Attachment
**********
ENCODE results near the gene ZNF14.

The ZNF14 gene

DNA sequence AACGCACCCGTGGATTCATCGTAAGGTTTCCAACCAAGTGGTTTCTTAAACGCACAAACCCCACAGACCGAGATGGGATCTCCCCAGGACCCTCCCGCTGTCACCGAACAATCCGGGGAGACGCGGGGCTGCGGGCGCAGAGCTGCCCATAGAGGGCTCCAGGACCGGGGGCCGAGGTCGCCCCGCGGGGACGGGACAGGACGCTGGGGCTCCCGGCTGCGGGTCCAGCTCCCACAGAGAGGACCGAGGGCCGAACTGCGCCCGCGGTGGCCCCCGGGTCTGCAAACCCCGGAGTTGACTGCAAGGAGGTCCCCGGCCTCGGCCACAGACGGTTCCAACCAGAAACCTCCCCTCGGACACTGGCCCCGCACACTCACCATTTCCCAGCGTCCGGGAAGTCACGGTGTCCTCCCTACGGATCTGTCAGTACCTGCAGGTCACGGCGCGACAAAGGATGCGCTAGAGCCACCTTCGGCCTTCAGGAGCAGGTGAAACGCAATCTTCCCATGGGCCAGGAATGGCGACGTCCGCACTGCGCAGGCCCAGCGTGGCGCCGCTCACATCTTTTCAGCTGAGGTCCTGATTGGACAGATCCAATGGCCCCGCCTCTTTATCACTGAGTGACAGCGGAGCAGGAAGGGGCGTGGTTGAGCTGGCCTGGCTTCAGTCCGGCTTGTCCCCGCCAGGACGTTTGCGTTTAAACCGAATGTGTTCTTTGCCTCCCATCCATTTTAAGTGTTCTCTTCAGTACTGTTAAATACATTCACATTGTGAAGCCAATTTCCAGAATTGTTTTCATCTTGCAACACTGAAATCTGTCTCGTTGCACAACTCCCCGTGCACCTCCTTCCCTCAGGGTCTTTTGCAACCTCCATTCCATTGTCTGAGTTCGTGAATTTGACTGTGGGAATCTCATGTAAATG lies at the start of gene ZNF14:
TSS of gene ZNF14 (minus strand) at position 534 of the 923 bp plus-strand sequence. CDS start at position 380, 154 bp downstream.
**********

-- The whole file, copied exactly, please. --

ENCODE results near the gene ZNF14.

The ZNF14 gene

DNA sequence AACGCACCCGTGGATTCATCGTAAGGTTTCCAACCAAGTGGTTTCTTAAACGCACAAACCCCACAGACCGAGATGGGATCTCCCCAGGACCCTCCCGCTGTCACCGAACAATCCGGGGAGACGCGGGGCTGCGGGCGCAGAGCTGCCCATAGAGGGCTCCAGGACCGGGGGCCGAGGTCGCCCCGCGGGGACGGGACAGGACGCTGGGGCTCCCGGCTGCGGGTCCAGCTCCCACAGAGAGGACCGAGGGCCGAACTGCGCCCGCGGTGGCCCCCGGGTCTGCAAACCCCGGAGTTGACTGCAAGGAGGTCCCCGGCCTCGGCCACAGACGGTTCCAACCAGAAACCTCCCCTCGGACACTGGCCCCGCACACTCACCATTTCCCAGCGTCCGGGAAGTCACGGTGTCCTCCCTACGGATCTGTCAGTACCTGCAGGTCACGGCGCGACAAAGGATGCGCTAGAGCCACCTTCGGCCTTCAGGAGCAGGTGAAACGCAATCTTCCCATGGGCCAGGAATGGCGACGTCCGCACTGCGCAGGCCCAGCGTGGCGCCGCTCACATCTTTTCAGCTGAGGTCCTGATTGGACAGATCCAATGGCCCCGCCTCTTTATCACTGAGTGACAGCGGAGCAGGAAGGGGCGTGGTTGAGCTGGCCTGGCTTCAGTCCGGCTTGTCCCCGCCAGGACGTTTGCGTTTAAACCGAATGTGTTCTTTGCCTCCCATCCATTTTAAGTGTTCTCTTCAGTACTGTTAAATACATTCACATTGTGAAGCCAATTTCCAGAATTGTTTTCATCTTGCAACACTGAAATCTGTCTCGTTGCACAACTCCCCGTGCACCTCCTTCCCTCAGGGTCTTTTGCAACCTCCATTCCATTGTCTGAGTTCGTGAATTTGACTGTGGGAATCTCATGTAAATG lies at the start of gene ZNF14:
TSS of gene ZNF14 (minus strand) at position 534 of the 923 bp plus-strand sequence. CDS start at position 380, 154 bp downstream.